According to the Occupational Health and Safety Administration (OSHA), falls are the leading cause of injury and death on construction sites. It is the responsibility of the contractors and subcontractors on a site to provide a safe work environment, including fall prevention measures. When these protections are not in place and you are injured in a fall, you may be able to recover damages from one of the contractors on the site, if not your direct employer.
Who Is Responsible for Compensating You?
Under workers’ compensation law in Pennsylvania, your medical bills will be paid by your employer’s workers’ comp insurance when you are injured on the job. The law also prohibits injured employees from suing their employers for damages. Even if your direct employer was the one responsible for providing fall protection and failed to do so, you will not be able to sue him for damages. However, if another contractor on the site—such as an electrical, roofing, or plumbing subcontractor—was responsible for the safety of those working in a particular area and their oversight led to your injury, you may be able to sue that subcontractor for damages beyond what you will get from workers’ comp.
Fall Protection Measures That Should Be in Place
As a construction worker on a job site, you are entitled to work in safe conditions. As falls are the leading cause of death on construction sites, some of the protections that should be in place include the following:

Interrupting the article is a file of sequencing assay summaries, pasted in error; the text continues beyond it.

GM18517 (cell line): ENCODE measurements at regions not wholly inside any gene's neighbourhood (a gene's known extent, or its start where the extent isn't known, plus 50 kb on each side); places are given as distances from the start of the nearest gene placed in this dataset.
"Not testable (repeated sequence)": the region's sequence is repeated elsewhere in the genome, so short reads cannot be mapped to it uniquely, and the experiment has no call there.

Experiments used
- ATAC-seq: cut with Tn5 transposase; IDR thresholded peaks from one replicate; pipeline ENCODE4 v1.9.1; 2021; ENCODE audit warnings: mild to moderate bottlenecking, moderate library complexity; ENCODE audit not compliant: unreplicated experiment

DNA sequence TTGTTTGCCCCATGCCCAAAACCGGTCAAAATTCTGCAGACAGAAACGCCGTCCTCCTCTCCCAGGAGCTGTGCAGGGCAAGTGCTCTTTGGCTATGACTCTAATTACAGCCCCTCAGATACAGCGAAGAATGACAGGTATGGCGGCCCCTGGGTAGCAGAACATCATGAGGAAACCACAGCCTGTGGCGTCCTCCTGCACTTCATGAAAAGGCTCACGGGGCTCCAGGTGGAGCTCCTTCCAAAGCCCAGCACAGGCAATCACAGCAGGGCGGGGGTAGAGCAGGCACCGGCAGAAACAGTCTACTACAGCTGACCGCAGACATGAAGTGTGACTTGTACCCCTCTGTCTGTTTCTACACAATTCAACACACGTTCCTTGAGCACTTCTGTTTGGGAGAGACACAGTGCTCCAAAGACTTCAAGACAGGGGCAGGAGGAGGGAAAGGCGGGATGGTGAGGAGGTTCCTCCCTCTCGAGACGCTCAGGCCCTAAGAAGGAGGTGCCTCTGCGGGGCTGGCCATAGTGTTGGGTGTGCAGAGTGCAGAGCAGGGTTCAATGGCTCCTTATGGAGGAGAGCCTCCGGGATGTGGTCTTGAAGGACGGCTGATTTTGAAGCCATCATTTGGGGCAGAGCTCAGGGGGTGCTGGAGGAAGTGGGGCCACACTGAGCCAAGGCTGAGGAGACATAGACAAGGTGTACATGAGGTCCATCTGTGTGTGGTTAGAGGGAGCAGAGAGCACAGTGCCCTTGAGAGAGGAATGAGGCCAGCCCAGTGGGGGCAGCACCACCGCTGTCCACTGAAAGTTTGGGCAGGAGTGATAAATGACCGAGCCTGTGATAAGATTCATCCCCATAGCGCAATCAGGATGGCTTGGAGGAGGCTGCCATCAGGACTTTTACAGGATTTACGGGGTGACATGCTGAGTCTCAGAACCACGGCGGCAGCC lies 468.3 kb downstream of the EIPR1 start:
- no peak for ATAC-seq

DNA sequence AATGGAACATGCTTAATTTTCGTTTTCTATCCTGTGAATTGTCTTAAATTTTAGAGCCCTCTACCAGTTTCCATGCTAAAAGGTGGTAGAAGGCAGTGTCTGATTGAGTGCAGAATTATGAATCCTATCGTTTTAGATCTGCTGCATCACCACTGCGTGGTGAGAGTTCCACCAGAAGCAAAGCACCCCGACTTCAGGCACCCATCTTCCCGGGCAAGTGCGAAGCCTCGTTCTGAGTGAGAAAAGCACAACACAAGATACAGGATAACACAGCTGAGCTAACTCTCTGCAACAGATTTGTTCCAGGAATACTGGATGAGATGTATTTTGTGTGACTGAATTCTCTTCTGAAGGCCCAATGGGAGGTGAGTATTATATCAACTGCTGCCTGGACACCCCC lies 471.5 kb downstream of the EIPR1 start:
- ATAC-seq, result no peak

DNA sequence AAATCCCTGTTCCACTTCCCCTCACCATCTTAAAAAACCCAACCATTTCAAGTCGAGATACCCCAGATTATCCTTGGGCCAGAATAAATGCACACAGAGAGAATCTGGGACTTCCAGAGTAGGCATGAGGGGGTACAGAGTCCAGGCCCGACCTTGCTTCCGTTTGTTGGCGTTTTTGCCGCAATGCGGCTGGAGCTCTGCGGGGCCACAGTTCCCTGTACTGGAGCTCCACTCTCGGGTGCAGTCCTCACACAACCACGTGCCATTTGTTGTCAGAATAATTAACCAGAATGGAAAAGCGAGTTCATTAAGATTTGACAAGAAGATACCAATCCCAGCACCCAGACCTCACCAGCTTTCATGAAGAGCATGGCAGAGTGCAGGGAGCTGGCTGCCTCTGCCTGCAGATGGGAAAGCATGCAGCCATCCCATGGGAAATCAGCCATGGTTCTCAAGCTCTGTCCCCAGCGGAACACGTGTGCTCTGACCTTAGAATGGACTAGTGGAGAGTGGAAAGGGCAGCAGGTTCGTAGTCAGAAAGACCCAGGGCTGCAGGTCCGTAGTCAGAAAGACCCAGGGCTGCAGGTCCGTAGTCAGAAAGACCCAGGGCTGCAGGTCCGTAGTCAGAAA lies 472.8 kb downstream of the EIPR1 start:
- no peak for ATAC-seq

- Personal fall arrest equipment. These systems consist of lanyards, harnesses, and anchorage devices that are used when other fall prevention systems cannot be used. Anchoring a worker to a fixed object when he or she is working at extreme heights will prevent a catastrophic fall.
- Clean work areas. High traffic areas must be kept clear of hazards, such as tools, spilled liquids, and other debris to prevent workers from tripping and falling. The contractor responsible for keeping the area in question tidy would be responsible for anyone injured because of the hazard.
- Guardrails and handrails. Any elevated work surface—such as scaffolding, ramps, or platforms—should be bordered by sturdy rails. Likewise, holes and other openings should be surrounded by guardrails.
- Safety nets. In high-risk work areas where other measures are not feasible, safety nets may need to be installed below. While not an ideal solution, nets can prevent deaths on construction sites
Why You Need a Construction Accident Attorney
If you are injured on a construction site, you will likely be told by your employer that workers’ compensation is the only compensation you are entitled to. However, our attorneys will be able to determine if there is another liable party who may be responsible for your damages. Call us as soon as possible after your accident so we can get to work for you.